Cultural events during national conventions in recent years have helped to highlight the underlying values and broader goals of resolutions and the intense discussions that take place both on and off the convention floor.
In the case of the performance by Tagonak, two young Inuit women who performed at an Equality forum during CUPEs 21st national convention, the skill, strategy and sheer tenacity involved in their presentation were in themselves powerful symbols for the ongoing struggles for equality that CUPE members are confronting in their communities and workplaces every day.
The 2003 Equality forum was moderated by Judy Rebick. Panelists included Michl0065 Audette, president of Quebec Native Women; Punam Khosla, feminist, poverty activist and most recently author of a report entitled If Low Income Women of Colour Counted in Toronto; Carol Robertson, former CUPE Quebec equality representative and pay equity activist; Cynthia Petersen, a lawyer whose practice focuses on issues related to gay, lesbian, bisexual and transgender people; and David Onyalo, an equality officer with the Canadian Labour Congress.
The forum couldnt begin to cover all the equality issues that CUPE members themselves brought to convention through resolutions, committee reports and special caucuses. It was, however, an evening packed with big, over-arching questions about the impact of globalization on human rights struggles, and how unions can and should deal with issues of racial profiling, Aboriginal governance and same sex marriage.
Government used to be an equalizer
Punam Khosla was eloquent in her appeal for unionized workers to understand the connection between growing poverty, especially among women of colour and immigrant women, and governments reneging on their responsibility to provide public services and respect human rights. Government used to be an equalizer, says Khosla. Now [it] seems to be to policing the gap left by absent public programs. People who are most affected are blamed [for their own poverty].
She called upon forum participants to recognize the effect of fear on the downgrading of peoples rights recalling how the issue of womens safety has been used by the authorities to encourage broad support for the passage of squeegee kid legislation. All of a sudden squeegee kids were the reason women were afraid to drive alone in their cars at night. And of course the legislation makes it impossible for street kids to earn a few dollars.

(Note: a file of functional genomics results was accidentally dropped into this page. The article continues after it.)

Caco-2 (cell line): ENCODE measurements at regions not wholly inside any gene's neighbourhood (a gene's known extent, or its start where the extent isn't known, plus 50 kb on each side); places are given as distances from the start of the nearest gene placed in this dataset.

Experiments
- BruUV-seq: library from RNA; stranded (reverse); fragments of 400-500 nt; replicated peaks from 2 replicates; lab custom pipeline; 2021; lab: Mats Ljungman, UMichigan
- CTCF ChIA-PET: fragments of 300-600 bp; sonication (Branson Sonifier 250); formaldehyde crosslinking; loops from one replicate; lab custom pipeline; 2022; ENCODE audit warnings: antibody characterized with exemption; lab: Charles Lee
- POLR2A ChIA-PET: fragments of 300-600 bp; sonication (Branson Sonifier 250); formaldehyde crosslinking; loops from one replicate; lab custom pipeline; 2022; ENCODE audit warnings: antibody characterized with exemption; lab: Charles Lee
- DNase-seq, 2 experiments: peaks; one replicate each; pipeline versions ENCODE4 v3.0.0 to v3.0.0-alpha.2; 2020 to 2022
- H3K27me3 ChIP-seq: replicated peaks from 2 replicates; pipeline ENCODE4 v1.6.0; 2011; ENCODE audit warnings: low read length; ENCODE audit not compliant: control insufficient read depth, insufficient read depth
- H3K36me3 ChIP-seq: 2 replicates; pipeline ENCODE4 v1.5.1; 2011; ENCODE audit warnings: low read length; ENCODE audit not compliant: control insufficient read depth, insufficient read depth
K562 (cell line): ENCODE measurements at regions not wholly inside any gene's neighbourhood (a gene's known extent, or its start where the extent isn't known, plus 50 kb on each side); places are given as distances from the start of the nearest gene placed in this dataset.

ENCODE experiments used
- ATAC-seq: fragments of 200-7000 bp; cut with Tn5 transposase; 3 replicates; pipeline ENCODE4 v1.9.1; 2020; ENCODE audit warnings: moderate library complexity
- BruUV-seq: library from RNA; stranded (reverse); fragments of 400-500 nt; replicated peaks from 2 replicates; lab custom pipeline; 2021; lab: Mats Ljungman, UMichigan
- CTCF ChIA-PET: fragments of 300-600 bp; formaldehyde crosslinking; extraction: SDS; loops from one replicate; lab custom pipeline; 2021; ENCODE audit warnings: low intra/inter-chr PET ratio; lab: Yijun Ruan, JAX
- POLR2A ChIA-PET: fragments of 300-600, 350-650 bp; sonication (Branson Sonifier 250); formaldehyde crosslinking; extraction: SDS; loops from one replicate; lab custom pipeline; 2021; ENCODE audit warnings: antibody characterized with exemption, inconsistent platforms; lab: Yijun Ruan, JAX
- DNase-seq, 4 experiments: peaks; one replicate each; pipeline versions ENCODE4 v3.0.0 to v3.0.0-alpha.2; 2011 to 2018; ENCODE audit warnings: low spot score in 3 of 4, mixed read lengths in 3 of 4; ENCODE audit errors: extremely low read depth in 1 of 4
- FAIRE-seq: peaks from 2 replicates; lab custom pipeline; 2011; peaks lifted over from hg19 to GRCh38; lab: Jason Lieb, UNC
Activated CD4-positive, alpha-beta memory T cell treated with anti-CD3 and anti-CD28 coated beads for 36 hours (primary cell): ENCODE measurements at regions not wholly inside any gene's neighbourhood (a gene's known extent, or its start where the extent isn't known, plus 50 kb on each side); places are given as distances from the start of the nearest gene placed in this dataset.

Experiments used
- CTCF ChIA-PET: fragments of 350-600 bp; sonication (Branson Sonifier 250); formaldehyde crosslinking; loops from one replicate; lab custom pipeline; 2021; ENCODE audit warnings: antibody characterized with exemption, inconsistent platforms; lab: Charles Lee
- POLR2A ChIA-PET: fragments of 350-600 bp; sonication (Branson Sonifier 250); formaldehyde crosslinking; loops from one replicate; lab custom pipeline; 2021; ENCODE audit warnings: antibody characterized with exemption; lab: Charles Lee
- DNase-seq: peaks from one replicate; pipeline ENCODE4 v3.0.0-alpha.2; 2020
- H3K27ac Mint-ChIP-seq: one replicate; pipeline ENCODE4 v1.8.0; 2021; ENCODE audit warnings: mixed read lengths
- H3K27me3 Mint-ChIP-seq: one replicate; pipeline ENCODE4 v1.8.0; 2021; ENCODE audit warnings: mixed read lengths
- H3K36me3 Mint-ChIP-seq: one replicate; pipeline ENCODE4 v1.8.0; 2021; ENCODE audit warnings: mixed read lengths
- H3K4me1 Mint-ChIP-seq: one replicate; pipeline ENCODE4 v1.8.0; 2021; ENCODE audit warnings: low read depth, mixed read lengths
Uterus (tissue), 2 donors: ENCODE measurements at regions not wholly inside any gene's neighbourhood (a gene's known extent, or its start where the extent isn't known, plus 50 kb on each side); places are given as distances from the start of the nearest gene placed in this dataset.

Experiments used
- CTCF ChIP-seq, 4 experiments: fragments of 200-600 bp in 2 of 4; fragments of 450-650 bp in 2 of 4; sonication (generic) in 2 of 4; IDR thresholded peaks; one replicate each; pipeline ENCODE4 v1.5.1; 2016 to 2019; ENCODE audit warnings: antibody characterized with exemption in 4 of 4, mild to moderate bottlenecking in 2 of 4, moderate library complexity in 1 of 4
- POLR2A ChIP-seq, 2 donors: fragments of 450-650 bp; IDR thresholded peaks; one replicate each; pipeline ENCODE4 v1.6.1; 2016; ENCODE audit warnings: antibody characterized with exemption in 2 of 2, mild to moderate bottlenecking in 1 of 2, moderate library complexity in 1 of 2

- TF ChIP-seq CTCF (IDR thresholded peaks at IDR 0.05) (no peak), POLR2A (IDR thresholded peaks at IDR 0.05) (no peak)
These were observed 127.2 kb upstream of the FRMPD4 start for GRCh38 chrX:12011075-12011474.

Michl0065 Audette reminded participants that the latest revision of the Indian Act continues to deny Aboriginal women their independence and David Onyalo reminded the members in attendance that the tools once used to balance the gap between rich and poor, tools such as pay equity and labour laws, are being taken away.
Rising threat of racial profiling
From the audience came comments and questions about disability rights, expressions of frustration about the lack of women in leadership in CUPE, and from Shehnaz Motani, a member of CUPE 2950, concerns about how CUPE might educate or otherwise mobilize members to resist the legislative creep infringing on the rights of all Canadians and resulting in racial profiling.
HEU member Louise Hutchison called on participants to understand just how drastic the war against equality rights can be. She told how in British Columbia womens rights have become so eroded since the neo-Liberals under Gordon Campbell formed government that the United Nations Committee on the Elimination of Discrimination Against Women (CEDAW) singled out BC and Canada for failure to comply with the CEDAW convention.
Equality the key to solidarity
Whether through the Equality forum, the 67 equality-related resolutions on Aboriginal rights, child care, disability rights, equal pay, womens rights and leadership, racism, poverty, literacy, pay equity, youth workers, and gay, lesbian, bisexual and transgender people or the equality-based caucuses held during convention, not to mention local bargaining, harassment policies and grievance handling, CUPE members are expressing a clear understanding that equality issues are the bedrock of the labour movement.
What also seems certain in the current political climate is that there is considerable pressure being brought to bear on that bedrock. Punam Khosla encouraged forum participants by reminding them, The difficult political situations in which we find ourselves can also act to spark activity to make coalitions happen. And it is the coalitions of unionized workers with community and political activists that eventually come together to secure the rights championed in the resolutions brought by members to the convention floor.
Those lucky enough to have experienced the Tagonak performance no doubt noted how every throat song, drumming session and Arctic game ended in peels of laughter. The performers explained how important laughter is to the release of the tension of performance. Marilyn Hannah, a recently retired CUPE school worker from BC agreed.
Laughing is something we should do more both at the bargaining table and in our workplaces. Looking at things through the lens of humour often helps us to see things more clearly.
Combining Punams observations with the Inuit practice of laughing off tension could be a good strategy for CUPE members who will continue to wage major equality rights battles in the coming years.